I LOVE my Wusthoff 's that I've had for 20 years....
I agree that a set is probably unnecessary,
I have a 8 inch chef I use almost exclusively, a 10 inch chef and a small, serrated utility knife.
Before I went veg I had a nice boning knife also.
If I had to buy just one knife right now...it'd be a Wusthoff Santoku.
I actually know how to sharpen a knife very well and I love the Wusthoff knives because the steel takes and holds an edge so well.
They also feel great and very balanced in my hand.
My 2 cents...
I have to say that I recommend a set, because for the cost of two or three knives, you get a bunch (but make sure the set includes at least one kind of knife you really want). I got a 7 piece Wurstof Classic set, and use the Chef's knife more than anything else, but have used the paring knife and scissors on occasion. It was only $200 for the whole thing. I'm happy with my choice.
The reason shopping for knives is confusing is because there is no accepted standard for measuring sharpness. Every knife maker can legally claim his knives are "razor sharp." This is a baseless claim because it cannot be proved. And since every maker claims the same thing, the only way to get you to buy one brand versus another is sheer marketing power. Knife makers have to generate brand loyalty to sell knives and you can see from the postings here that brand loyalty works well.
Here is some hard data that may help:
Asian knives are generally made of a harder and more brittle steel that measures 60-62 on the Rockwell C scale. Western knives are softer and measure out at 55-57 except for Cutco which tests out at 59. The scale is logarithmic meaning the difference is a lot bigger than it looks.
When people say they want a "sharp" knife they generally mean they want one that requires the least force to cut with. This can be measured scientifically but no one has ever done. (It would really be a bad day for Wusthof and Henckels if they did since their marketing budgets are the biggest in the industry.) Cutting force is a function of: 1) the edge angle; 2) the profile of the edge and; 3) the coeffecient of dynamic frictioon between the knife itself and the thing being cut. The knife makers give us the edge angle, a everything else being equal, a more acute angle will require less force while cutting. A more acute angle can be put on any blade, but will last longer on a blade made of harder steel. This is why Asian knives, like Shun and Global are demonstrably better than Western knives. Asian knives can hold a more acute edge angle longer than Western knives. Another point in favor of Asian knives is that they are made without bolsters. This makes it a lot easier for the guy who sharpens your knives.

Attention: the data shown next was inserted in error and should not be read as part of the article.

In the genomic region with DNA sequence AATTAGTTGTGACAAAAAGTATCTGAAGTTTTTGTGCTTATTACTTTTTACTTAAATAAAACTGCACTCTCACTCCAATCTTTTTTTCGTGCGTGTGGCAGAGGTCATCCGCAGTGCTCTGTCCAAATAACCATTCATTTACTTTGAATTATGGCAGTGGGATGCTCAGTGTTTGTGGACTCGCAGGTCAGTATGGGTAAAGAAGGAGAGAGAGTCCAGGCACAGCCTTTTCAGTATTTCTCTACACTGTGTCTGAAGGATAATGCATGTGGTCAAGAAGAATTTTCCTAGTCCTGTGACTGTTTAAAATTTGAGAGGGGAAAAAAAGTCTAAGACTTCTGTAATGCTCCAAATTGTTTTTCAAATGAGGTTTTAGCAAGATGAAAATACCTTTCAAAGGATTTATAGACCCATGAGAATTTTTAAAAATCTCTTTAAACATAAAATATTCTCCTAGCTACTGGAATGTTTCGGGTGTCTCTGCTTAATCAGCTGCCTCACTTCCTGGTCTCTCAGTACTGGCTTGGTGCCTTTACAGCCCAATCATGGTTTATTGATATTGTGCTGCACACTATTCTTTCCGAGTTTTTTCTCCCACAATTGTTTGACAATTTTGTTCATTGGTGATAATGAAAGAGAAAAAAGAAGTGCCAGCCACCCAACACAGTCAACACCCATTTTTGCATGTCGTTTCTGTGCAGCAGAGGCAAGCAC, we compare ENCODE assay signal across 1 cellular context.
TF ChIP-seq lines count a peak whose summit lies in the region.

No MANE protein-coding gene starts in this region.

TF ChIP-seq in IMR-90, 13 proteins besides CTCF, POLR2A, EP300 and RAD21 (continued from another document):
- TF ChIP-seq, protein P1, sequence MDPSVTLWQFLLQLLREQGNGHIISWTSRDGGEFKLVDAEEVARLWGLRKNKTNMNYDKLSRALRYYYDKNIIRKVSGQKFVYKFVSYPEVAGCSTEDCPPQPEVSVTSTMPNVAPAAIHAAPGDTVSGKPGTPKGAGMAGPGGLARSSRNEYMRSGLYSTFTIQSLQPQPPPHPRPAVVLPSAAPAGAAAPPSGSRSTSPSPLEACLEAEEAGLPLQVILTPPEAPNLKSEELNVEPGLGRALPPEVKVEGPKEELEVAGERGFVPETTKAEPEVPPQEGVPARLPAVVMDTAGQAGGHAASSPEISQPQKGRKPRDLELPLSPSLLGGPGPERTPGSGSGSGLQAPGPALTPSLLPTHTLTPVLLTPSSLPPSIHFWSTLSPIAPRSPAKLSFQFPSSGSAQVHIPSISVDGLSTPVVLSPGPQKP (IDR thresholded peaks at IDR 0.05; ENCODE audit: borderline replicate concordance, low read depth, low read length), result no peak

Hope that helps.
My best advice: do NOT by an entire set. Take your current knives, and follow yourself around for a couple of weeks and keep track of the knives that you actually use. Whichever ones you use, then buy just those knives.
Brand? I like Mundial, since they are just as good as the famous German ones, but at half the price. I also like Oxo Professional, since the handles are non-slip rubber.
Never ever buy sets of anything. Buy openstock and buy what you need and will use. I know the other posters have said this but it cannot be said too much. Buy knives that fit your hands and are comfortable for you to use. Henkels fit my grip but might not be right for your hands. You really need to handle them and decide what you will be comfortable with. But don't buy sets of pans, dishes etc. You are buying stuff you may never use. Invest in what you will use. It is money well spent in the long run.
FYI: you can always edit your post within a few hours even if you've already submitted it. Just click on the bottom right "Edit" link.
Anyway, are you sure you want a "set" of knives? I bought a set (block) of 7 knives several years ago now but I only use 2 or 3 of them regularly. Purchasing al a carte, you're not paying extra for stuff you won't use. I've been impressed with the quality and performance of the Sabatier, Au Carbone line.
As far as prices go, there's always deals to be found online!
The best bang for the buck is not to buy a set. Think about the set you have now. Which knives do you actually *use* on a regular basis? I'd guess not more than three of them. Your money will be better spent getting a few nice knives that you'll use every day rather than a set of ten mediocre ones.
Knives are very personal things. I'd suggest going to a store that has a wide variety of brands and will let you handle them on a cutting board. A knife that's uncomfortable to use is almost useless, try a few and see what type of handle you like best.